Pulsed Irradiation Studies of Some Reactions of Melanin Precursors

  • J. N. Chacon
  • M. R. Chedekel
  • E. J. Land
  • T. G. Truscott
Conference paper
Part of the NATO ASI Series book series (volume 15)


Psoralen compounds appear to increase skin pigmentation when used clinically to treat skin disorders such as vitiligo (leukoderma) and are also the subject of current investigation as possible additives to sun-protective preparations to augment the skin-tanning response. In the melanocytes the process of melanin synthesis is thought to occur via an initial oxidation step catalyzed by the enzyme tyrosinase. Craw et al1 demonstrated that the triplet excited state of 8-methoxypsoralen (8-MOP) was capable of initiating the oxidation of the melanin precursor dopa by an electron transfer process. In the present study laser flash photolysis has been used to assess whether a similar interaction occurs when 3-CPs is used in place of 8-MOP. The laser flash photolysis apparatus used has 2 been described previously. The frequency doubled line (347 nm) of a ruby laser was employed as the excitation source. 3-CPs saturated solutions were made in 0.10 M phosphate buffer (pH 8.90) and flushed with nitrogen. The quenching of the psoralen triplet state was carried out at two different dopa concentrations (2.64×10-4 and 8.62×10-4 M). In the course of this study the reaction rate constant for interaction of 8-MOP and dopa was evaluated in 0.10 M phosphate buffer (pH=6.94), the value of 1.55x109 M-1 s-1 obtained agreeing well with that reported by Craw et al (2±1×109 M-1s-1). The 3-CPs triplet state decayed by first 5-1 order kinetics with a rate constant of 8.0×105 s-1, this rate constant being 5-13 larger than that found by Craw et al (2×105 s-1)3. The discrepancy may be a result of ground state quenching, an effect previously reported for order dopaquinone decay after thiol addition.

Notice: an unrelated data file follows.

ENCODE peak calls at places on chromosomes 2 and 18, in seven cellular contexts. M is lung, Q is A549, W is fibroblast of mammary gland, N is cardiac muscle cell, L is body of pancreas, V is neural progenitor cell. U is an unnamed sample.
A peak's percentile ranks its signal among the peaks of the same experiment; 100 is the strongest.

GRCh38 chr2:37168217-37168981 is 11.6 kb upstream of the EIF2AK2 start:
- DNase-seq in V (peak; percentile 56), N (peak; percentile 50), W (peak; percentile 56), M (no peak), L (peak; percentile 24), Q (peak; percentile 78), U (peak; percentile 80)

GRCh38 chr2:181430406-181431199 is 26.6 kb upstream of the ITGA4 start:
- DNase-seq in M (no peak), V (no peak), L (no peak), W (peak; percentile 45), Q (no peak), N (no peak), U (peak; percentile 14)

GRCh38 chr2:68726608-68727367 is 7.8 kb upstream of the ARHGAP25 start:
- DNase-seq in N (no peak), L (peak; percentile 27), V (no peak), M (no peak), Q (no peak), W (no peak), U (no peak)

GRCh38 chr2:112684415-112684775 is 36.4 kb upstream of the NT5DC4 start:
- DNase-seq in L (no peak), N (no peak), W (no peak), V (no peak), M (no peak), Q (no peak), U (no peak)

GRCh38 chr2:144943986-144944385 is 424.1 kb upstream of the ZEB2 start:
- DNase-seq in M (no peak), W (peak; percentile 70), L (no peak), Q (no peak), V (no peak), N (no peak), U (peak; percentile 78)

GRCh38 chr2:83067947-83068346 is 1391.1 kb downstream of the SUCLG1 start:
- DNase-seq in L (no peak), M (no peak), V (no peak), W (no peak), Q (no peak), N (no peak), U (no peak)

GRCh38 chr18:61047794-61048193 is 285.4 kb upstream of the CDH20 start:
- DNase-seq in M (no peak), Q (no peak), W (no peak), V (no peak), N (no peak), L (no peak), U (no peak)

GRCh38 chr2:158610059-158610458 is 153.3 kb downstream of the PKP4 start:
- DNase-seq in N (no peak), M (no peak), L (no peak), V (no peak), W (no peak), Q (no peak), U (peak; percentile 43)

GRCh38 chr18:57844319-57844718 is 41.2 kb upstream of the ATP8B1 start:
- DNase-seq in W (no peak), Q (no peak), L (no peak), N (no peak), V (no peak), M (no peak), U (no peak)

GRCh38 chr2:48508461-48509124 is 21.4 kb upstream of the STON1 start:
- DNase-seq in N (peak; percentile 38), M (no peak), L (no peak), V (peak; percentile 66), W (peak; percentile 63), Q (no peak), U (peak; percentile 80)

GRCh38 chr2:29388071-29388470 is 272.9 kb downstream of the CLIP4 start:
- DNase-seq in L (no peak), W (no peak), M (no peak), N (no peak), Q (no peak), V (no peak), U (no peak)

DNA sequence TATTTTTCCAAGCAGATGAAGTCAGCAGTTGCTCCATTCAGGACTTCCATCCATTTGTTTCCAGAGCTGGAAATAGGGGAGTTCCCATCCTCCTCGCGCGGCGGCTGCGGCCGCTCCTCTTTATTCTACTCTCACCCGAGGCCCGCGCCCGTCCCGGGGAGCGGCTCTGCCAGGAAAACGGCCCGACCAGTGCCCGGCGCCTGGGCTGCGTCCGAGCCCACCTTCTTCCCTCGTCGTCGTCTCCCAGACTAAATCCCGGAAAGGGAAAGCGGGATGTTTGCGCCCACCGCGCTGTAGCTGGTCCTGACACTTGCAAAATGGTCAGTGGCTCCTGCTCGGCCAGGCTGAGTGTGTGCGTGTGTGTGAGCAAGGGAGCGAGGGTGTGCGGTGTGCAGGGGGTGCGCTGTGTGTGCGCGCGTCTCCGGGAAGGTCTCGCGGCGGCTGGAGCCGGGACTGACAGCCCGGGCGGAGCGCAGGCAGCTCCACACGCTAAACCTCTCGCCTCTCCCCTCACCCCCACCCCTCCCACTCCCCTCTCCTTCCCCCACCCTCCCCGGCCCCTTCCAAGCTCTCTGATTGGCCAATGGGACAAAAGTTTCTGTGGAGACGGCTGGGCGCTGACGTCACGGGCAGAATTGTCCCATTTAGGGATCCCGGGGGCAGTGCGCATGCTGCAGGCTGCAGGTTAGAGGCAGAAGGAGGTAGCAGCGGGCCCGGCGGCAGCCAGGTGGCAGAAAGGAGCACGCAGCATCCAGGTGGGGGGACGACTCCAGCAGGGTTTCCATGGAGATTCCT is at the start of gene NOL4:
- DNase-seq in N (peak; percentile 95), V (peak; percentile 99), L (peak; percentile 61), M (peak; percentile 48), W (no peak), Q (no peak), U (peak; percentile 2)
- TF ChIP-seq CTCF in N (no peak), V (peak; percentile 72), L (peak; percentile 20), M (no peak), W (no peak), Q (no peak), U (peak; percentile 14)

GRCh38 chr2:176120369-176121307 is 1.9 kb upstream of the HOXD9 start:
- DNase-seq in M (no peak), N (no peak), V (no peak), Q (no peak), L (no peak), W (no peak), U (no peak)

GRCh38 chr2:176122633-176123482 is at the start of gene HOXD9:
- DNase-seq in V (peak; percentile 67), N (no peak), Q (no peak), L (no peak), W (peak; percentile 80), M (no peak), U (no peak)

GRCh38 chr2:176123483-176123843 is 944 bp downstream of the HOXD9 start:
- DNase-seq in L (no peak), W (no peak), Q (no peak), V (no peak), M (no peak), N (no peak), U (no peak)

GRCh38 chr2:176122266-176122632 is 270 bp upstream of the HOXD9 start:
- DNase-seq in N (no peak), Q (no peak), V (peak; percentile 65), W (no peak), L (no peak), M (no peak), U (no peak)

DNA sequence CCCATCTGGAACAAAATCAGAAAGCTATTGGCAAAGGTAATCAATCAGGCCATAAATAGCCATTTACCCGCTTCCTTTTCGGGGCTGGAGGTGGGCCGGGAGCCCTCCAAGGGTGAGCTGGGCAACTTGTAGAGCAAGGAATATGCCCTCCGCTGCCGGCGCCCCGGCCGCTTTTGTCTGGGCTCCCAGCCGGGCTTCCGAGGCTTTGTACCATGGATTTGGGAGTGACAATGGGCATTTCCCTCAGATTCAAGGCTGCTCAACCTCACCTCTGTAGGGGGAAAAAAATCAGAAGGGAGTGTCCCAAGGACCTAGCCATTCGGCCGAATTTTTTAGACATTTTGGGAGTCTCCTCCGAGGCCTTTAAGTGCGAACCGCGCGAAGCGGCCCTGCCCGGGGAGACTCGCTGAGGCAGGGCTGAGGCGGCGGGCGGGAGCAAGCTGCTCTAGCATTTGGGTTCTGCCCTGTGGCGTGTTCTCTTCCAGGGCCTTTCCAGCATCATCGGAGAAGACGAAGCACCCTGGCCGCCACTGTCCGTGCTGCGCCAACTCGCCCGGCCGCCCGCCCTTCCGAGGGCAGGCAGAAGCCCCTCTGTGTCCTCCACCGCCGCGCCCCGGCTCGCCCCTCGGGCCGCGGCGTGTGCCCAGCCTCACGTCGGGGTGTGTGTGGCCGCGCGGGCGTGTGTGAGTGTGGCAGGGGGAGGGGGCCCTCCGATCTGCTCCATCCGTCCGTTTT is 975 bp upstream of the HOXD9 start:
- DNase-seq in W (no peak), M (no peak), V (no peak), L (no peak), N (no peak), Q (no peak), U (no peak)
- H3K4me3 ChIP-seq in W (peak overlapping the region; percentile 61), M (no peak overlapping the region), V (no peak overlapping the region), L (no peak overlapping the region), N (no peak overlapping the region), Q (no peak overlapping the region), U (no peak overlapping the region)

Triplet State Electron Transfer Process Triplet Excited State Pulse Radiolysis Melanin Synthesis 
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Copyright information

© Springer- Verlag Berlin Heidelberg 1988

Authors and Affiliations

  • J. N. Chacon
    • 1
  • M. R. Chedekel
    • 2
  • E. J. Land
    • 3
  • T. G. Truscott
    • 1
  1. 1.Department of ChemistryPaisley CollegePaisleyScotland, UK
  2. 2.The Johns Hopkins UniversityUSA
  3. 3.Paterson Institute for Cancer ResearchChristie HospitalManchesterEngland, UK

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